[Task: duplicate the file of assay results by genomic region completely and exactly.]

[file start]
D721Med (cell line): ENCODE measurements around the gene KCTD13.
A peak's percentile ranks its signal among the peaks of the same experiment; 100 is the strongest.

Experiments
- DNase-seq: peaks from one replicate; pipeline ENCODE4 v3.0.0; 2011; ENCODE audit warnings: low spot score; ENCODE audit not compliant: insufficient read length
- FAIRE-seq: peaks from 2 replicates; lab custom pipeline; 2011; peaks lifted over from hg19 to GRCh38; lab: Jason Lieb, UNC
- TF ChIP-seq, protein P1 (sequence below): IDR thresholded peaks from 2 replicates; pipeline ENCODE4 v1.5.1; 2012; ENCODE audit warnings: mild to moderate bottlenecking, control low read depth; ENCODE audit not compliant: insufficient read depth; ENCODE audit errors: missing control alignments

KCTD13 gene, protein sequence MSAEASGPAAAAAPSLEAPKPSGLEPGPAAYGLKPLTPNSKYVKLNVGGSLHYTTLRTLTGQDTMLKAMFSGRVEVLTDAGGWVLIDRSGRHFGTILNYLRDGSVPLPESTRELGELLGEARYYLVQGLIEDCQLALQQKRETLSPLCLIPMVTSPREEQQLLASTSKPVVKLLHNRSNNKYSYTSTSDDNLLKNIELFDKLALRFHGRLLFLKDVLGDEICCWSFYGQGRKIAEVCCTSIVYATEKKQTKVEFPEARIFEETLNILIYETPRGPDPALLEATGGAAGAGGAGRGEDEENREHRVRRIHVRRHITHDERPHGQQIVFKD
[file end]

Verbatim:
D721Med (cell line): ENCODE measurements around the gene KCTD13.
A peak's percentile ranks its signal among the peaks of the same experiment; 100 is the strongest.

Experiments
- DNase-seq: peaks from one replicate; pipeline ENCODE4 v3.0.0; 2011; ENCODE audit warnings: low spot score; ENCODE audit not compliant: insufficient read length
- FAIRE-seq: peaks from 2 replicates; lab custom pipeline; 2011; peaks lifted over from hg19 to GRCh38; lab: Jason Lieb, UNC
- TF ChIP-seq, protein P1 (sequence below): IDR thresholded peaks from 2 replicates; pipeline ENCODE4 v1.5.1; 2012; ENCODE audit warnings: mild to moderate bottlenecking, control low read depth; ENCODE audit not compliant: insufficient read depth; ENCODE audit errors: missing control alignments

KCTD13 gene, protein sequence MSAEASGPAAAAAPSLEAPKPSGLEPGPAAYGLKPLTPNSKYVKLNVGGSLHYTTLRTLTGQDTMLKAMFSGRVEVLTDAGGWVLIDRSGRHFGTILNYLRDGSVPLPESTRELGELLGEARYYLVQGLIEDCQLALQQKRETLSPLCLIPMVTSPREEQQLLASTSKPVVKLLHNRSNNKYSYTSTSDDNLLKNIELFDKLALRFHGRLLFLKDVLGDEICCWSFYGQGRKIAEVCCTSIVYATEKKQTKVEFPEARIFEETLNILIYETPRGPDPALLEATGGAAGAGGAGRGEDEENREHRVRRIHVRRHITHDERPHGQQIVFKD